Smash hits like Call of Duty: Black Ops and Just Dance 2 may hog the lion’s share of media attention, but insiders know a dirty little secret about upcoming video game releases. Many aren’t just found outside of your local GameStop. They also have shockingly little in common with the geeky, thumb-waggling time wasters of yore.
“From incredibly deep multiplayer components to motion controls and downloadable content, most developers are no longer just putting out games,” explains Francesca Reyes, editor-in-chief of Official Xbox Magazine. “They’re providing portals into huge franchises… that extend fans’ experience with seeming months of gameplay on end.”
Following is a quick look at today’s most promising new industry developments, and how they’re utterly revolutionizing the way we play.
Digital Distribution – There’s no sense prying yourself off the couch anymore, with bite-sized, budget-priced digital downloads for Xbox Live (Pinball FX2), PlayStation Network (Dead Nation) and WiiWare (Swords & Soldiers) among today’s best values. Services like Steam, Direct2Drive.com, Impulse and GOG.com also let you grab yesterday and today’s favorites and send them straight to your PC for a song, with even handhelds like the iPhone and Nintendo 3DS offering online shopping features.
Free to Play, Online and Social Games – From CityVille to Ravenwood Fair and Bejeweled Blitz, thousands of free social network games for Facebook are racking up millions of fans with their approachability, user-friendliness and instantly gratifying play. Zero-cost online outings ranging from homebrew Web browser titles (see Shockwave.com or Newgrounds.com) to full-fledged virtual worlds such as Free Realms and RuneScape are also exploding in popularity, given thriving communities and an unbeatable price tag.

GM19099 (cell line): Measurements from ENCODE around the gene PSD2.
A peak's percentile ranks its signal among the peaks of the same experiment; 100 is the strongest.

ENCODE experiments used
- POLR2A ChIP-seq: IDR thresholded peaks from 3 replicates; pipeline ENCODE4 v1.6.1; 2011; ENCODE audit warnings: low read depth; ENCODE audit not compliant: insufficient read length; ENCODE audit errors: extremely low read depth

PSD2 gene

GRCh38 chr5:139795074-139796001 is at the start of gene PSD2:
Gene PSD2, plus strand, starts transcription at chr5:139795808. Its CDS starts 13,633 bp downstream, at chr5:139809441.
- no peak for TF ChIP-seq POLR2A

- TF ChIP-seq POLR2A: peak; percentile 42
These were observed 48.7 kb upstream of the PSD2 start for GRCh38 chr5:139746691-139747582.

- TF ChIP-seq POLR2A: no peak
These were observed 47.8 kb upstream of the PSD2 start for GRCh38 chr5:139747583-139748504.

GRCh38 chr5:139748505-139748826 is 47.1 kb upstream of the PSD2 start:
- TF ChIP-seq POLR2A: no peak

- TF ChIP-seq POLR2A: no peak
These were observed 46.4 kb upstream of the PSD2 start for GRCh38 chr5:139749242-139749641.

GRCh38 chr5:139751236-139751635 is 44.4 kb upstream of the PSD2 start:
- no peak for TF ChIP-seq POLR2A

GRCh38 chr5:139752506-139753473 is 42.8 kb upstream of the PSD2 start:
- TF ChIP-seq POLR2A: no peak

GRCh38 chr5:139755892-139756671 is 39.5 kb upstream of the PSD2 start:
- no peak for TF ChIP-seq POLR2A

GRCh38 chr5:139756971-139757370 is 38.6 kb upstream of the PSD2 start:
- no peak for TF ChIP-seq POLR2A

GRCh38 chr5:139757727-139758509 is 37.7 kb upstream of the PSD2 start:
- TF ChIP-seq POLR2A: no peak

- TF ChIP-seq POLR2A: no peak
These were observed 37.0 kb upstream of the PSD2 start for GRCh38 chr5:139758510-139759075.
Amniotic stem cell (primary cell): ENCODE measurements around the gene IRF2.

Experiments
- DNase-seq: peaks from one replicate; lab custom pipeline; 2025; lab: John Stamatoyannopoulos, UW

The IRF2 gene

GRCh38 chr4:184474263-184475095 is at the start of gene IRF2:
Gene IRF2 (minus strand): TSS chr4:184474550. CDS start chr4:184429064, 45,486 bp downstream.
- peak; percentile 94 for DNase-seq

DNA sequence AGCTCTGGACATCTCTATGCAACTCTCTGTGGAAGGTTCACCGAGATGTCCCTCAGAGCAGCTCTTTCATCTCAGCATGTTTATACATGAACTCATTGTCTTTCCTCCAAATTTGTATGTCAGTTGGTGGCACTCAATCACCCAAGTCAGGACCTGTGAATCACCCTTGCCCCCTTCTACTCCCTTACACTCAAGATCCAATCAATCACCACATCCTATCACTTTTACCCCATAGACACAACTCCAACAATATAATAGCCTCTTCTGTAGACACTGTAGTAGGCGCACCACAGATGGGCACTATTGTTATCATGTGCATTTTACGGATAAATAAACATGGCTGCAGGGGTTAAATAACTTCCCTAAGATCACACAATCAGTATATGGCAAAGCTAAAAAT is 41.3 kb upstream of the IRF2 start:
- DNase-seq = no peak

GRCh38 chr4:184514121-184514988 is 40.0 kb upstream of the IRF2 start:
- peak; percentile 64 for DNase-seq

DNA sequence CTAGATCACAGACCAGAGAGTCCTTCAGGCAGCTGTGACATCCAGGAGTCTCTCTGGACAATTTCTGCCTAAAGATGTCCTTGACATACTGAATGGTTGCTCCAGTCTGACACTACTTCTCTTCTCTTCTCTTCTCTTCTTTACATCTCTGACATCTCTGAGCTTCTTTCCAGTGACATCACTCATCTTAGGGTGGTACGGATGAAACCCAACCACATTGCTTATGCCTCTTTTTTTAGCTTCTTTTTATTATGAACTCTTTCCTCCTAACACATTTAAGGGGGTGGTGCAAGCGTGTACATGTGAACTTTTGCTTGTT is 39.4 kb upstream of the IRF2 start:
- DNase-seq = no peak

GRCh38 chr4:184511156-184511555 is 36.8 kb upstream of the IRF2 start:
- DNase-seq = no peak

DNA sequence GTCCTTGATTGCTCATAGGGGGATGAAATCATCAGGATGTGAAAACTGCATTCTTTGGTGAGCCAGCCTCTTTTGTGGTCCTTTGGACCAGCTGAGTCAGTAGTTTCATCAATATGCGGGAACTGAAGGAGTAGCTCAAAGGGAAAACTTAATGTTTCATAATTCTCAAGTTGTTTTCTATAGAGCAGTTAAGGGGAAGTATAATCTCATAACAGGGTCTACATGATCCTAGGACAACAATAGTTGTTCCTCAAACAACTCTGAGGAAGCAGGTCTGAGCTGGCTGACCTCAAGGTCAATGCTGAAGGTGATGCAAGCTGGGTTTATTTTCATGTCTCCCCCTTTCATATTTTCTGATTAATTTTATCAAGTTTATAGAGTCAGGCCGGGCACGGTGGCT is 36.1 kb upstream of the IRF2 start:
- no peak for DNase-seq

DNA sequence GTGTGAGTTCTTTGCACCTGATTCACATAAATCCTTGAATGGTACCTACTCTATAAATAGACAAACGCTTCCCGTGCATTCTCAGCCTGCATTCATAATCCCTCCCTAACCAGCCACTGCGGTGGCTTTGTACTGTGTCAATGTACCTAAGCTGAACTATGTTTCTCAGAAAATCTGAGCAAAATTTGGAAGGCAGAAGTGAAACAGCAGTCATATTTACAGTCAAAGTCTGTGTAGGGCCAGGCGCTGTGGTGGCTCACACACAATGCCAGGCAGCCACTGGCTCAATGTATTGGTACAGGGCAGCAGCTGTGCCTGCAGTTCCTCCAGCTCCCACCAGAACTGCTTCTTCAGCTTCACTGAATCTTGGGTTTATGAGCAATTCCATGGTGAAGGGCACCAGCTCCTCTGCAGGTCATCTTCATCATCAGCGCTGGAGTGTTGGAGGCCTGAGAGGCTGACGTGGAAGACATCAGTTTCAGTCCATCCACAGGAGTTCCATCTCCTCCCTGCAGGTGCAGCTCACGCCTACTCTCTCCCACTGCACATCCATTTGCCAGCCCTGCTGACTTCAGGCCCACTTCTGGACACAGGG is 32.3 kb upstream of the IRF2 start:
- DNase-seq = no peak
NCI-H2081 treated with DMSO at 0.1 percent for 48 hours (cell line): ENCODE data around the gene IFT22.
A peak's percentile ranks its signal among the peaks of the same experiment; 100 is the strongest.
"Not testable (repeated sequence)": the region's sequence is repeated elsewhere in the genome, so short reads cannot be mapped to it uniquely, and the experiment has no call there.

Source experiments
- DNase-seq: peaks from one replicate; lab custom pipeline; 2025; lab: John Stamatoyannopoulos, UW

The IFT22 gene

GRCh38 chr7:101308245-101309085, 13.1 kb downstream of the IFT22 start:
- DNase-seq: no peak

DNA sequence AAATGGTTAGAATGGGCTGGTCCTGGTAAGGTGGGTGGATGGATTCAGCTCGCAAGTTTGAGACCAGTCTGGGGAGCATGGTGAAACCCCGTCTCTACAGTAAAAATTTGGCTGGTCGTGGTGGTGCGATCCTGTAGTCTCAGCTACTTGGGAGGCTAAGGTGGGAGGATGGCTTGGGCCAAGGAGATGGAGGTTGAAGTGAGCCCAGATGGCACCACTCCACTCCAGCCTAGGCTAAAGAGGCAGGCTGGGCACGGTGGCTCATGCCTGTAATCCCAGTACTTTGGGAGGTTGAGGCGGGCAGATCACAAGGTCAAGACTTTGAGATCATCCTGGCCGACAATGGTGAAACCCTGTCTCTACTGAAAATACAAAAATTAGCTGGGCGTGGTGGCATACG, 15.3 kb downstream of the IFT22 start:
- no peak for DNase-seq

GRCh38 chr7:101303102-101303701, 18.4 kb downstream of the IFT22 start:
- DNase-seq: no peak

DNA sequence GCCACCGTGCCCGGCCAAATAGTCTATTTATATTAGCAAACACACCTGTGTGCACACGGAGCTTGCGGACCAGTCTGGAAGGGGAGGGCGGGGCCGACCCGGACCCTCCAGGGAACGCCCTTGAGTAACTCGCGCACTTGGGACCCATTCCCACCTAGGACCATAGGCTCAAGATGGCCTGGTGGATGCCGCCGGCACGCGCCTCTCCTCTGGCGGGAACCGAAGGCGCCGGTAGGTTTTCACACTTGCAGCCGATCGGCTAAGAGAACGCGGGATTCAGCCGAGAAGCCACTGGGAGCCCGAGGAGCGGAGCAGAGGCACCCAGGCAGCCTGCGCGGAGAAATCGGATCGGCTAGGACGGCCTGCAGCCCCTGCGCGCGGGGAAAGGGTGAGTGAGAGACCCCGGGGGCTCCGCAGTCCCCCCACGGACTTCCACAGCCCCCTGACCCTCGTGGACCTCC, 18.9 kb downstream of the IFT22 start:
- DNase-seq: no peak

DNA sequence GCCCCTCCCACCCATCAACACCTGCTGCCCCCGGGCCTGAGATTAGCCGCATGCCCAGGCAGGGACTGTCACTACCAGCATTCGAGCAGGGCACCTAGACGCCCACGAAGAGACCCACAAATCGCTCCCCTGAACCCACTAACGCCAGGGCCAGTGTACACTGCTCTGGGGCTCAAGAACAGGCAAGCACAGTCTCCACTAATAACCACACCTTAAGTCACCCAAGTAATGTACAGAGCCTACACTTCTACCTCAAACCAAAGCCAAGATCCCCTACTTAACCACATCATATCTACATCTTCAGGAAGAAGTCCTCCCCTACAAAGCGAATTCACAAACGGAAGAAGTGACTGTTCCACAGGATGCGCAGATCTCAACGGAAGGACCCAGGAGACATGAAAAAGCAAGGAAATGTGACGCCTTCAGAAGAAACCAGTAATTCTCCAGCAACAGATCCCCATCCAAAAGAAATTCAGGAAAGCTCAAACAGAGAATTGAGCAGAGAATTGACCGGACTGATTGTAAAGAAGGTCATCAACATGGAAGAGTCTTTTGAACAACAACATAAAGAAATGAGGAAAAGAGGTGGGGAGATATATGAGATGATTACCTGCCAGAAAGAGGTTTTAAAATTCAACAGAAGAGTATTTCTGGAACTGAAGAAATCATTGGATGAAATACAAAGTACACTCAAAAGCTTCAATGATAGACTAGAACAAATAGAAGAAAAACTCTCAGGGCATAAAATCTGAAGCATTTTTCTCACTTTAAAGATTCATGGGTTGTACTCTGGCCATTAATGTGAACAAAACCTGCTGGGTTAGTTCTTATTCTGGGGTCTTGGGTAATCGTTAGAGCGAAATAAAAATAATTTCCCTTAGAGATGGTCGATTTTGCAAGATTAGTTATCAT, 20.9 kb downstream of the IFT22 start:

Motion Controls – Following the success of Nintendo’s Wii, which substitutes physical gestures in place of button presses, new motion control systems aim to let players really get in the game. Sony’s wand-based PlayStation Move delivers pinpoint accuracy when swinging pretend swords or perforating baddies in Killzone 3, while Microsoft’s hands-free Kinect literally makes your body the controller, inviting players to jump, duck and dance as in real-life. Casual, family-friendly outings thus far define them, underscoring these systems’ innate accessibility, but more traditional fare like SOCOM 4: US Navy Seals and Child of Eden hope to soon change that.
Downloadable Content (DLC) – Extensive multiplayer support for titles like Halo: Reach, which offers myriad game types and online matchmaking facilities, is quickly becoming mandatory. So is the ability to download new levels, missions and maps to games such as Red Dead Redemption, letting you eke months of play from a single disc. With over 30,000 digital diversions available on-demand for the iPhone and other iOS devices, smartphone apps such as Tap Tap Revenge 4 and Angry Birds are also among gaming’s hottest tickets.
Retro Remakes – With their built-in following and proven thumb-waggling appeal, numerous childhood favorites such as James Bond: GoldenEye 007 and NBA Jam are all receiving an extreme makeover lately. Between retail (Donkey Kong Country Returns), downloadable (Yar’s Revenge) and serialized episodic options (Sonic the Hedgehog 4), there’s no shortage of ready excuses to relive your wayward adolescence.